Pointless Editorial

Designer Norah Turncote is the anti-Angie for the YLF generation, with three decades as a dilettante technologist behind her. Now she’s turned her attention to clothing. Tousled and Windswept Magazine caught up with her in her factory space behind the KwikFit garage, where she is reimagining fashion as post-industrial folk-art.

T&W: Describe your look.

NT: I call this one “Hyperactive Preteen with Issues”.

T&W: How do you get dressed in the morning?

NT: I run through my wardrobe backwards grabbing as many things as I can and put them on upside down.

T&W: Like that jacket?

NT: Yes. I made this out of some scrap fabric a friend was using as an occasional tablecloth. I could wear it the right way up but you wouldn’t see the zipper on this strangely bifurcated shirtdress, and that’s no fun at all.

T&W: Is this what it means to be the anti-Angie?

NT: Exactly. She’s very polished, you see. Always fabulously turned out and appropriate for the occasion. And I’m not just rough around the edges, I’m rough from the inside out. A total hot mess, me. She’s a dog person, I’m a cat person, that sort of thing. But we both wear specs and talk like the Queen, so there’s that.

T&W: How do you even leave the house?

NT: I accessorise with a large dose of confidence and take the side-eye of twenty-somethings as a compliment. None of them will be dressed like this when they get to my age.

T&W: Which is?

NT: I’m not telling. But let’s just say I run a little hot these days and my bladder’s not what it used to be.

T&W: Mid-life crisis?

NT: It’s a transformative experience.

T&W: What’s next?

NT: I’ll take some pictures in awkward lighting conditions with this rubbish camera and crop them to make my photographic incompetence look like artistic intent. Then I’ll write some pithy text mocking the fashion press to cheer up the ladies on their Monday morning.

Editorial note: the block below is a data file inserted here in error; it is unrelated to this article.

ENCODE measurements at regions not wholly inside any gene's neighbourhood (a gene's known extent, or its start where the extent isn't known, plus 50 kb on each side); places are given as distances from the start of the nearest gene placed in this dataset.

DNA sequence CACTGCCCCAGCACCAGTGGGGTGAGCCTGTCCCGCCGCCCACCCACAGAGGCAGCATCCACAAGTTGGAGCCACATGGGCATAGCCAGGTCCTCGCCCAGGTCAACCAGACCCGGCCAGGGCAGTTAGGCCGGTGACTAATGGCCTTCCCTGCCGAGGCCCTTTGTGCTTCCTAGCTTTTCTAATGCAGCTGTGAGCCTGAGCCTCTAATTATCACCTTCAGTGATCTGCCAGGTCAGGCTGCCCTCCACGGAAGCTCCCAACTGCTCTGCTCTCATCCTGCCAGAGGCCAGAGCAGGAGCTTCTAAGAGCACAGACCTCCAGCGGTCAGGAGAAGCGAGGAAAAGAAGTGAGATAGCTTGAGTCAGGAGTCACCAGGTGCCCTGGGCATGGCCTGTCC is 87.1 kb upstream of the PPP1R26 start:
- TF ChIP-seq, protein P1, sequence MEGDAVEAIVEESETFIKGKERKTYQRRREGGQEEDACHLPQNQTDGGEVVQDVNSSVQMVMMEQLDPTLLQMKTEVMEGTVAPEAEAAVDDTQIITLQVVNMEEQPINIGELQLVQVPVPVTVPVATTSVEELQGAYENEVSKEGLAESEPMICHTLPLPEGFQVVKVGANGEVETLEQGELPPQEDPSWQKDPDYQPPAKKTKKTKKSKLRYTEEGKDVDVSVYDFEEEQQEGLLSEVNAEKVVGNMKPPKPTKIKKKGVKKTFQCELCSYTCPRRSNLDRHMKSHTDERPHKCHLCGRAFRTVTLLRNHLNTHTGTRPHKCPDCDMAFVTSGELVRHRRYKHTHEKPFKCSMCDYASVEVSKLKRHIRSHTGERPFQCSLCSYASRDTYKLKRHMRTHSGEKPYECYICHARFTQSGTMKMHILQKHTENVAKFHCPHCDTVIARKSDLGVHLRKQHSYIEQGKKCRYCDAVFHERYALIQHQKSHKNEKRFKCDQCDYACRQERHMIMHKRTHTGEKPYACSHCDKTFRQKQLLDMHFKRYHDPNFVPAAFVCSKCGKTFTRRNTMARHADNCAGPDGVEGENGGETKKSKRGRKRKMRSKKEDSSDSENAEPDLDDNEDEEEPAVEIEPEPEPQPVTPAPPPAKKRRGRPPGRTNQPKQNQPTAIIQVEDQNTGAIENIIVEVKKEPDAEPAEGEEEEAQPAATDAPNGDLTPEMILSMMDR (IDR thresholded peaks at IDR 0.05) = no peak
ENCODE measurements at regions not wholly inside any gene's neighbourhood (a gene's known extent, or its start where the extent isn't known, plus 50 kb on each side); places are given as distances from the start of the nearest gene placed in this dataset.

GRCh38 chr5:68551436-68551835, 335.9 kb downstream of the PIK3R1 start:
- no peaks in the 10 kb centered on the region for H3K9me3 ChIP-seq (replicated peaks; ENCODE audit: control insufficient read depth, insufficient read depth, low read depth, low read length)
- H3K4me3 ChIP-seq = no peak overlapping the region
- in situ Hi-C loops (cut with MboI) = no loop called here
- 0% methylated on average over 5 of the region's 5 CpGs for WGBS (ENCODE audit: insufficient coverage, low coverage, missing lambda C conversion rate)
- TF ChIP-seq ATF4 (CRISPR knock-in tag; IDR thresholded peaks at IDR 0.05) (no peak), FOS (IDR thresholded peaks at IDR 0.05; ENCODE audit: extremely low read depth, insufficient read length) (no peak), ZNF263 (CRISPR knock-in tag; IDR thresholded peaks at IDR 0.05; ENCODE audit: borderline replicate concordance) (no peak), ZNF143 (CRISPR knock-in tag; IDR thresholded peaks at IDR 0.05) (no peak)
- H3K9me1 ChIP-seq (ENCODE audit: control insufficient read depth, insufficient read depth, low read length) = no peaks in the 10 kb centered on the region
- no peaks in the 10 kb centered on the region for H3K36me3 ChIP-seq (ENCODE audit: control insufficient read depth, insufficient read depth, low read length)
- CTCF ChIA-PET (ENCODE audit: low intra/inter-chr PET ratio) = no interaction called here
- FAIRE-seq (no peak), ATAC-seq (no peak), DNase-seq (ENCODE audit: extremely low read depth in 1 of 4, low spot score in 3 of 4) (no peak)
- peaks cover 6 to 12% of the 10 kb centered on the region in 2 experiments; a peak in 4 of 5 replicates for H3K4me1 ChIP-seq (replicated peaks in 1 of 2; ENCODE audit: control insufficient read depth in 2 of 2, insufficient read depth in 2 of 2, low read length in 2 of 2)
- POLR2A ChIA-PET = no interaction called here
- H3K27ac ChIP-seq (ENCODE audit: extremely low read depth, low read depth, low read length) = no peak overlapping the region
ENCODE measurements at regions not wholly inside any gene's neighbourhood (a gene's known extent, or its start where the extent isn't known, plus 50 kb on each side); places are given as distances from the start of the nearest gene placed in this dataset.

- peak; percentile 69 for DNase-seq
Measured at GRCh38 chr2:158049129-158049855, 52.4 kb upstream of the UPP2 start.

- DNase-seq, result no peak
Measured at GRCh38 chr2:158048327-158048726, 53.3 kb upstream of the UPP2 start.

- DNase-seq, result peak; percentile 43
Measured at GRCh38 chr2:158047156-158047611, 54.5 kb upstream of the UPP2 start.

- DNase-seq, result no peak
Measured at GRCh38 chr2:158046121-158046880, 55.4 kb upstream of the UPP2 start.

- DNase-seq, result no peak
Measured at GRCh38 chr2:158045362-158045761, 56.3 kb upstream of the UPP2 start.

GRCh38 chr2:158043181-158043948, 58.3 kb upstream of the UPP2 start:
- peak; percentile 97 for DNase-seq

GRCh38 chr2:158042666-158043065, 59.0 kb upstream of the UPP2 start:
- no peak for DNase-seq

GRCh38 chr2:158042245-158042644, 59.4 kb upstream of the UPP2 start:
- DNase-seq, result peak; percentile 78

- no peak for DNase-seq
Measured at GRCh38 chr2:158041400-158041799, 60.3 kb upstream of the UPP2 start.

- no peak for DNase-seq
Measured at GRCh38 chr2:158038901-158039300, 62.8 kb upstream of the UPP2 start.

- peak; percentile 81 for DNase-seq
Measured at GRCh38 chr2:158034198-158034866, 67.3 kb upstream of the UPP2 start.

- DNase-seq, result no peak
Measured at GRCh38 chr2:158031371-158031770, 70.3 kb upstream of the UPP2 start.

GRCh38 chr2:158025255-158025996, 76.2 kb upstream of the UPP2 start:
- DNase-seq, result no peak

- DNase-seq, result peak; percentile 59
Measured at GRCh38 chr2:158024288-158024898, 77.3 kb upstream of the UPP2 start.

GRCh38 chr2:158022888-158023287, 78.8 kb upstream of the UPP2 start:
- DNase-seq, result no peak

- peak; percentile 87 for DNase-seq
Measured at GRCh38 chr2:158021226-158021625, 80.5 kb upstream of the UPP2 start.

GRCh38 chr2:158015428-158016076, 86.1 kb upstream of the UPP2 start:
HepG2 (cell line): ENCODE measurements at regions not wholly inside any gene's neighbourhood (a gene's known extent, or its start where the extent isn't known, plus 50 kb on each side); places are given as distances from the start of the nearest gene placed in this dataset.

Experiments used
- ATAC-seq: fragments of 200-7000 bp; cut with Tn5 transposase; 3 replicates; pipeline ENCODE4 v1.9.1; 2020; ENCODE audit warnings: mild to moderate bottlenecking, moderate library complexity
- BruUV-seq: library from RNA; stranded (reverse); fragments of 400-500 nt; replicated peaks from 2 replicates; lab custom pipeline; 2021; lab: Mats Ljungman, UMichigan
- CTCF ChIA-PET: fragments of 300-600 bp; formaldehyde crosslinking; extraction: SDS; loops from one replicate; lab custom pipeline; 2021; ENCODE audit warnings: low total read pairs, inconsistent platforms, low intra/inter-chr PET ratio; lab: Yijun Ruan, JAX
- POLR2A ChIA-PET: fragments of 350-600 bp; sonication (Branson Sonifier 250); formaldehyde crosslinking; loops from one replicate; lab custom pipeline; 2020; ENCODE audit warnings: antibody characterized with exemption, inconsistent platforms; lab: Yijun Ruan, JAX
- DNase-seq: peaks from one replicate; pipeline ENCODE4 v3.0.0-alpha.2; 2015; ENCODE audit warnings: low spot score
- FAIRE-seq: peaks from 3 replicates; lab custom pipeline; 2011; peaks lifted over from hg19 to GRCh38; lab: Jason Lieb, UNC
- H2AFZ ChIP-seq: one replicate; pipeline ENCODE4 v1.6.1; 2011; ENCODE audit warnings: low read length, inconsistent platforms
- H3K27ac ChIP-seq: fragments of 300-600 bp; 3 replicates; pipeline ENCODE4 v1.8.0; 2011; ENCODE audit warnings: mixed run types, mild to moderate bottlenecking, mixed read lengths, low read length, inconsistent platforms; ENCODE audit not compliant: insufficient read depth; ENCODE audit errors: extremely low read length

T&W: Pointless editorial. What’s not to love?

NT: Quite right. I’m very pleased with my photobombing mannequin. I’m thinking of giving her a pay raise. How do you think this random footprint on the wall got there?

T&W: We really can’t imagine.

NT: Neither can I. But it’s fun to speculate, no?

T&W: You know we’re suckers for an abandoned industrial space filled with the ephemeral traces of a mundane past. And we’re every bit as pretentious as you are.

NT: Pretentious? Moi? Why thank you!

T&W: You’re very welcome.


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WIW: an accidental icon

Sorry ladies, it's not a glamorous old lady strolling around New York in sunglasses (I wish) but I couldn't resist the byline. 

I've been busy with the New Venture. I have no end of pictures of half-baked calicos and other works in progress but I've been very slack about photographing outfits. This is disappointing, because while I've missed some of my favourite summer outfits, somehow I managed to shoot this one look of me in the New Boring. 

Let me explain. I grew up in the neighbourhood around the UK's biggest sporting arena and every weekend during the football season it would be overrun with young men looking for a fight. They dressed very sharp and had a distinctive style, which was two parts preppy to one part Mod. Pants were creased and trainers were expensive. The look was typically finished with a designer windbreaker or an Argyle sweater. 

Needless to say, in my youth I wouldn't have been seen dead dressed like that, but I scored these sneaks from the New Balance Made in England collection earlier in the summer and I'd been fighting the urge to dress like an 80's football Casual ever since. When I finally gave in I found I quite enjoyed it. 

But. As a middle aged lady, this does not translate. Because what do you get when you cross two parts preppy with one part Mod? It's not a young delinquent with a flick knife in his pocket and that's for sure.

It's Ines de la Fressange.

And that, lovely ladies of YLF, is my submission to the Icon Challenge. 


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